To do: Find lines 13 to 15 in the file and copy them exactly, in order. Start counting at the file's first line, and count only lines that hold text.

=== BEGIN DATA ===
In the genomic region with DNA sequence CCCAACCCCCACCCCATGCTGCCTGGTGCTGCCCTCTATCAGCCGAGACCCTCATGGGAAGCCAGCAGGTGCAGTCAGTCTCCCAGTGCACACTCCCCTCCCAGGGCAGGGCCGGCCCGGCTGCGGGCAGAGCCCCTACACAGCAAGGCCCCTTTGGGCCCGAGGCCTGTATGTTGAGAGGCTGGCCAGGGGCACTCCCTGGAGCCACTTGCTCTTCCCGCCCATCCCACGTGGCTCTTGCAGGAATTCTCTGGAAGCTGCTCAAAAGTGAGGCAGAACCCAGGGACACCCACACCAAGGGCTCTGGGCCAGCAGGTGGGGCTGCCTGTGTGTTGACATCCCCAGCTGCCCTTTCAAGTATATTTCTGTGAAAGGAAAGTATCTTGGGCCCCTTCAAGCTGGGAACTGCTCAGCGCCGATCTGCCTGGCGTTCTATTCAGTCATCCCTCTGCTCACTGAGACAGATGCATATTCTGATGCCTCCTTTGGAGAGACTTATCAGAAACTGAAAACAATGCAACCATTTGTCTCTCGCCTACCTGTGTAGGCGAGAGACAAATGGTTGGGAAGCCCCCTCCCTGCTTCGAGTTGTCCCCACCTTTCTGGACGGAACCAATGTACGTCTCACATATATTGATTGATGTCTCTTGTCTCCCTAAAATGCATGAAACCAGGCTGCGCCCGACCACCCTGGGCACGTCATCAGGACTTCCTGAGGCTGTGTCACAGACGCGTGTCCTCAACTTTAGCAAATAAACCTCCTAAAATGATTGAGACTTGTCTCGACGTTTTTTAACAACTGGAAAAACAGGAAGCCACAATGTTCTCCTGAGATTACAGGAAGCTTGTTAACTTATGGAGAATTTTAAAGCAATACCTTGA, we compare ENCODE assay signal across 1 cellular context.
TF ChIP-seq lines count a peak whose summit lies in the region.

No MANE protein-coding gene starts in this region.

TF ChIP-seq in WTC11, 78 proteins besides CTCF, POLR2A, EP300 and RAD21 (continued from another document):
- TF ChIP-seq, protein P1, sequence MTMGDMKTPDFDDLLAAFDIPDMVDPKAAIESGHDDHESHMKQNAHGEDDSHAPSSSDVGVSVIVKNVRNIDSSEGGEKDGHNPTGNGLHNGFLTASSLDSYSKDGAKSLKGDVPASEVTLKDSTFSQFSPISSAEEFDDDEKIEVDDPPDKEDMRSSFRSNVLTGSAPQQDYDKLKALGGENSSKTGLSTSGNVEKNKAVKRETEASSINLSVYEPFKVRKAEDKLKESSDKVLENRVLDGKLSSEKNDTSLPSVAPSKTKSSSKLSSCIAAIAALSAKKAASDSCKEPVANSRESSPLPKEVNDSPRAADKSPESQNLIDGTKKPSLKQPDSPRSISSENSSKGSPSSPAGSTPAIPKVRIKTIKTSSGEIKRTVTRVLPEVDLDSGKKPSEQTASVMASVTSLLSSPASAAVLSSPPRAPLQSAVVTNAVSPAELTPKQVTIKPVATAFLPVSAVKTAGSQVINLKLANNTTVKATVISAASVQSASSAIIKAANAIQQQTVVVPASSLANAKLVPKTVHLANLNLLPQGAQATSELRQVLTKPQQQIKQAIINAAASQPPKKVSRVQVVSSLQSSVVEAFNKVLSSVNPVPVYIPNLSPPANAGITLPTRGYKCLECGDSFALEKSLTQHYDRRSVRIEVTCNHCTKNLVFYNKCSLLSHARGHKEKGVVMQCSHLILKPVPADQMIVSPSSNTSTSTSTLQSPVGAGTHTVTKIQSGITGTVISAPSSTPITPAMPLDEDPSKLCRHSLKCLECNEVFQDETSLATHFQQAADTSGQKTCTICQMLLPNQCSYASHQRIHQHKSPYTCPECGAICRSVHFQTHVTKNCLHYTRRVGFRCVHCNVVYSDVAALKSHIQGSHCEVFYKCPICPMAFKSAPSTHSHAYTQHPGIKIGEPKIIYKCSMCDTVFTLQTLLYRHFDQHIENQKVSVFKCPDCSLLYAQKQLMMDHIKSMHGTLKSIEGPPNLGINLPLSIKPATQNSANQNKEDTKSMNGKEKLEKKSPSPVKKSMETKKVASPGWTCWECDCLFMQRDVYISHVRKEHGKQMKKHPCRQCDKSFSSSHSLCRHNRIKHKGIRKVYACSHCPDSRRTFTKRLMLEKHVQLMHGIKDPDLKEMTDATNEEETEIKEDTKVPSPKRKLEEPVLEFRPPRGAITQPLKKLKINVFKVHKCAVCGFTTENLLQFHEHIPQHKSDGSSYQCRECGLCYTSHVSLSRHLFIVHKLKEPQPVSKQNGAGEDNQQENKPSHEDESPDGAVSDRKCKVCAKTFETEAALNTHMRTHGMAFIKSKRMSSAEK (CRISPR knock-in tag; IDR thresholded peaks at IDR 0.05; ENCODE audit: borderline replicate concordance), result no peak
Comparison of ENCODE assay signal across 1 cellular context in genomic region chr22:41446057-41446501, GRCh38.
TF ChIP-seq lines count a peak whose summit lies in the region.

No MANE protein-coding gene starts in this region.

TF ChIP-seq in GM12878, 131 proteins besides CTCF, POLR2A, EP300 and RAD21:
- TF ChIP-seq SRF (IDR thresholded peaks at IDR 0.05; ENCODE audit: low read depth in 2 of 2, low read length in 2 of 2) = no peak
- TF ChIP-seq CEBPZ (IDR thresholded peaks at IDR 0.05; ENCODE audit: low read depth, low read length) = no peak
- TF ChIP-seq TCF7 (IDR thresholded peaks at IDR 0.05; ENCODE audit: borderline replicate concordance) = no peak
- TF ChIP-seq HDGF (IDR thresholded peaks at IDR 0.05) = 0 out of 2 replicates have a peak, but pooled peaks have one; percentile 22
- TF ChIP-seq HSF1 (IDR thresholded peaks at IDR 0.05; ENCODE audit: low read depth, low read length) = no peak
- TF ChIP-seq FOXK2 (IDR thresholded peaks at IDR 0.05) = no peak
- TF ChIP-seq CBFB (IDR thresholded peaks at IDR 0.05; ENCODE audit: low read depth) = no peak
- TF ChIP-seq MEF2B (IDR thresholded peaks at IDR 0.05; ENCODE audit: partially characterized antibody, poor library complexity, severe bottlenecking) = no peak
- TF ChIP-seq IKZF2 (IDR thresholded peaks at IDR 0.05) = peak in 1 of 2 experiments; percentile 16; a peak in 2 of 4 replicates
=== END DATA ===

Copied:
- TF ChIP-seq HDGF (IDR thresholded peaks at IDR 0.05) = 0 out of 2 replicates have a peak, but pooled peaks have one; percentile 22
- TF ChIP-seq HSF1 (IDR thresholded peaks at IDR 0.05; ENCODE audit: low read depth, low read length) = no peak
- TF ChIP-seq FOXK2 (IDR thresholded peaks at IDR 0.05) = no peak